He added that Jade would start charging for the data at a point determined by the levels of trading activity.
Jade begins trading with just one contract – the TSR 20 Rubber contract, with monthly expiries – but Dickey said that there are plans to introduce more. As a result, he acknowledged: “There won’t be a lot of data. But since it is purely electronically traded, we will offer top of book and market depth. There is a market-maker, so there will be bids and offers, and hopefully some depth throughout the trading day.”
The data fields will include bid and offer, size, last trade and volume, while the market depth will show the 10 best bids and offers with the size of each.
The contract is traded on the CBOT’s e-trading host, which is run from Chicago, and is distributed to vendors via QVN, which is connected directly to the e-CBOT trading host. Fifteen quote vendors – around half of the vendors that connect directly to CBOT – will immediately begin providing the data to their clients. In most cases, this will automatically become available rather than clients having to request the data – the vendors will just have to notify clients that the data is available.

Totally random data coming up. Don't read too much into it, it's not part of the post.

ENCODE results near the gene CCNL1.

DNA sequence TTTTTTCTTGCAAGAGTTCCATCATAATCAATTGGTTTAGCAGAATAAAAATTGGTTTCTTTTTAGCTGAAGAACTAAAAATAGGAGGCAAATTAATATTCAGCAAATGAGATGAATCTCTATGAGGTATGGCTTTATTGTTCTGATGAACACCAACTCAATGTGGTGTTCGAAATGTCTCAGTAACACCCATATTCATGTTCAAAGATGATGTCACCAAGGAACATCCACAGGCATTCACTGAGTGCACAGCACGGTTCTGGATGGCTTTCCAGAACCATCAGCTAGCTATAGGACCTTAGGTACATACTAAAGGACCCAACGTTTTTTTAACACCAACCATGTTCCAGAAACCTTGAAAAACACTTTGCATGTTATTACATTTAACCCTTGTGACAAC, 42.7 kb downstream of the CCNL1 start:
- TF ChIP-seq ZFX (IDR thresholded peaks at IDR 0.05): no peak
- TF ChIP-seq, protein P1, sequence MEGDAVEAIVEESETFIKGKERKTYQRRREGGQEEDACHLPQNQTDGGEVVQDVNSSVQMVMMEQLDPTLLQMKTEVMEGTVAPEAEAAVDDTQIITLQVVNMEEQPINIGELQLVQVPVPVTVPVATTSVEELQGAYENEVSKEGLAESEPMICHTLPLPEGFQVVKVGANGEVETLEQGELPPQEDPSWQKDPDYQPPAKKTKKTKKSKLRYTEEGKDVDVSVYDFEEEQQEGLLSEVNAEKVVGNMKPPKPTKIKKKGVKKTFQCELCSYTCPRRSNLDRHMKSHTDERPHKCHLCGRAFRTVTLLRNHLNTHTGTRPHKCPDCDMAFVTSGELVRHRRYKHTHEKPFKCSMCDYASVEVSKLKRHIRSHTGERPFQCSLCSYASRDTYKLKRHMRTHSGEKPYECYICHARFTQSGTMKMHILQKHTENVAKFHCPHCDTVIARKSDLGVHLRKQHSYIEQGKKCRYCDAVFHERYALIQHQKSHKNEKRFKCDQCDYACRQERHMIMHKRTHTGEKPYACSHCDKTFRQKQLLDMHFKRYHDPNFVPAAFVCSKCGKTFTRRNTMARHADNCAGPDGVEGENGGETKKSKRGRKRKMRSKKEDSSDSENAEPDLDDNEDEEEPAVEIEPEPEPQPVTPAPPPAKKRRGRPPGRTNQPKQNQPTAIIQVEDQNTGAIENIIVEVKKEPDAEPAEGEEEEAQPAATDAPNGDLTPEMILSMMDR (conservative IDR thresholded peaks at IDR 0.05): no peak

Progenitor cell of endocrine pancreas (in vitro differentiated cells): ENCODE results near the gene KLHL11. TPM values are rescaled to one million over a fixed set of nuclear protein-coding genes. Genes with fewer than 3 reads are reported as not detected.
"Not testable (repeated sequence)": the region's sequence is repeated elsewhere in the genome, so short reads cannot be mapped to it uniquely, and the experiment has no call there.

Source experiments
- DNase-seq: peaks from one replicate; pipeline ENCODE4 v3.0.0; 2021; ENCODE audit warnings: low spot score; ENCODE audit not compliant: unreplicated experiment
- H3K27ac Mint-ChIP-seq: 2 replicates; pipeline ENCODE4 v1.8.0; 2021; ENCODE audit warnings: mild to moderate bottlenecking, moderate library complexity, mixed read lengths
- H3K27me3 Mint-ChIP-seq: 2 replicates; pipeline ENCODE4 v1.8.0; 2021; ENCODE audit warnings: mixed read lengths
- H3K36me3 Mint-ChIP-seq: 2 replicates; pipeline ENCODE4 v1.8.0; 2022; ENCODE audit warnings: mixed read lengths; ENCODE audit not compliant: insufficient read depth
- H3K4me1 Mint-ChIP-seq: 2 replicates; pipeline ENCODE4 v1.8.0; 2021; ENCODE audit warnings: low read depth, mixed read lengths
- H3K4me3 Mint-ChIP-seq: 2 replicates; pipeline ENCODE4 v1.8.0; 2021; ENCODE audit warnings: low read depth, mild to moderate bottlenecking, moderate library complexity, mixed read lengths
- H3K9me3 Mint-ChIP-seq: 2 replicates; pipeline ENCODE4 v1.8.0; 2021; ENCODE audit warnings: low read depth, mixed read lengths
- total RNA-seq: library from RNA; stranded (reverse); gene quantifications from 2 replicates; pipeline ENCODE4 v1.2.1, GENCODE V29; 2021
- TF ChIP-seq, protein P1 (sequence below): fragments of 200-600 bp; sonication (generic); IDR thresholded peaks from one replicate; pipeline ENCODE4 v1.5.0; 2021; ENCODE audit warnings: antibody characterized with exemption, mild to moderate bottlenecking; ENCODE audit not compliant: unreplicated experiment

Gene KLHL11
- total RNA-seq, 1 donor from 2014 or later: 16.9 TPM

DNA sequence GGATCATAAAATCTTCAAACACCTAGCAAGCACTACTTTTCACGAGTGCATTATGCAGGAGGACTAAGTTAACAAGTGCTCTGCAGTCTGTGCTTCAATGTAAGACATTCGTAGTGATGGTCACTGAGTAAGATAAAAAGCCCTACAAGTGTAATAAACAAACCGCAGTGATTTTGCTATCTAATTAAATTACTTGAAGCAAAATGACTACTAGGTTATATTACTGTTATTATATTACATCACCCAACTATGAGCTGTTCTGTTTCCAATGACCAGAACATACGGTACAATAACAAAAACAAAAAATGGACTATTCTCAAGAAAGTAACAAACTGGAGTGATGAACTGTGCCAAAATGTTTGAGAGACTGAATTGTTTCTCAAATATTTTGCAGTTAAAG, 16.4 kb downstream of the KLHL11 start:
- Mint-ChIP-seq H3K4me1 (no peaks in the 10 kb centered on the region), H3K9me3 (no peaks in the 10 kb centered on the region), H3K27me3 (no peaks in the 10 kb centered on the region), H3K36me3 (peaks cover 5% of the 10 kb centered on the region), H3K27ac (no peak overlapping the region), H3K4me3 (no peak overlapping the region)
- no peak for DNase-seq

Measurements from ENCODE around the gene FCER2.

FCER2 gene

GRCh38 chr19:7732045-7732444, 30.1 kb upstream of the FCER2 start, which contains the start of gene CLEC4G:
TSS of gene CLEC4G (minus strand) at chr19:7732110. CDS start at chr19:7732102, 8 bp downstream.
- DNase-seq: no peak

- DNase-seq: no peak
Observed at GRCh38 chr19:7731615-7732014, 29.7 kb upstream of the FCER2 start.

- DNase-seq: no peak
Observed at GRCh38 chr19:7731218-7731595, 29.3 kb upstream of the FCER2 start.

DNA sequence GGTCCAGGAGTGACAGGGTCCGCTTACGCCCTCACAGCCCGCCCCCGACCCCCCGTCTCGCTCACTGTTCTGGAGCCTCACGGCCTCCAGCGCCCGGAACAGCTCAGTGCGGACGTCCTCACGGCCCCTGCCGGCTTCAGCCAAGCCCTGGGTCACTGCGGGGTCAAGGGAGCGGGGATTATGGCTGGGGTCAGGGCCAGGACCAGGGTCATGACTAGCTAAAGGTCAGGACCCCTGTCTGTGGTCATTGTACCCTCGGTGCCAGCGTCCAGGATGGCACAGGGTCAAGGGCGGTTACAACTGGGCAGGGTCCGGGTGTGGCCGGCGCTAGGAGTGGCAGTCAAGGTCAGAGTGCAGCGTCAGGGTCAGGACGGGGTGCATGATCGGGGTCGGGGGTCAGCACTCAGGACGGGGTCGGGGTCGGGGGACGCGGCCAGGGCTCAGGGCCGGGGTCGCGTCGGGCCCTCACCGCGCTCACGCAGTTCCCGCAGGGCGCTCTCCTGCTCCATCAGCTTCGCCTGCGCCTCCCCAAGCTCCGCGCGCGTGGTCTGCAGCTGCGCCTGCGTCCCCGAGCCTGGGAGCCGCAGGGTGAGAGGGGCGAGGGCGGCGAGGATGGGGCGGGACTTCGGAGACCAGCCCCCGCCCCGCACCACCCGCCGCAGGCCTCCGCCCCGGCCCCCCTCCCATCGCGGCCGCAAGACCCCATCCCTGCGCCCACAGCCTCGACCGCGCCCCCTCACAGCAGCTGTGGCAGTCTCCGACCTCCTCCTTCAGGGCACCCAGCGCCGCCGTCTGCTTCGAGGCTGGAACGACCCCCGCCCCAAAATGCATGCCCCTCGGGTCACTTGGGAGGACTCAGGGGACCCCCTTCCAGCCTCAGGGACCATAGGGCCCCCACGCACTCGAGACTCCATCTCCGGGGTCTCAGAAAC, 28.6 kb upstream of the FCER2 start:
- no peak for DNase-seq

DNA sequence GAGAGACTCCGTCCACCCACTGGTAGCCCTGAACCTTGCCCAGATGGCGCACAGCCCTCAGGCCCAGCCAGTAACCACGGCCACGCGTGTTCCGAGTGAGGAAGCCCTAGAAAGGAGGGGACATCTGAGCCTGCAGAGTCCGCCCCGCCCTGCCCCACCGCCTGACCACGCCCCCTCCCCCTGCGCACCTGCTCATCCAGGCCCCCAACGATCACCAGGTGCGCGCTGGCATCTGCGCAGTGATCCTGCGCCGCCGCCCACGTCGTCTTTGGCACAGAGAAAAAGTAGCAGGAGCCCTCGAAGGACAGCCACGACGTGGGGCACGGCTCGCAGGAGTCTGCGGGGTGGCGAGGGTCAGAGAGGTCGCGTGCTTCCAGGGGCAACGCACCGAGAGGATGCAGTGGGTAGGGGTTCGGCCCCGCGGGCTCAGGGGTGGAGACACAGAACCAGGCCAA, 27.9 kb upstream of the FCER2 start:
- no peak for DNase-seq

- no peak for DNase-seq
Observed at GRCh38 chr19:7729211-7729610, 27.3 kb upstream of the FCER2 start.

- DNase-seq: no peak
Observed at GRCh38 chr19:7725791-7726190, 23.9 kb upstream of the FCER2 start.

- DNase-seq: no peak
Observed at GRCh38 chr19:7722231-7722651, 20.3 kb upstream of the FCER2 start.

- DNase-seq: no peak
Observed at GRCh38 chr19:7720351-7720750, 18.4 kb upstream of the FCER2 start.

User firms will also be able to receive the data via a direct feed by completing a licence agreement that will be available on the exchange’s website.
Dickey said it would be hard for the CBOT to accurately gauge demand for the data while it is offered free of charge, but usage figures from vendors should provide an indication of the data’s viability as a fee-based product.
The week on Risk.net, December 9–15 2017Receive this by email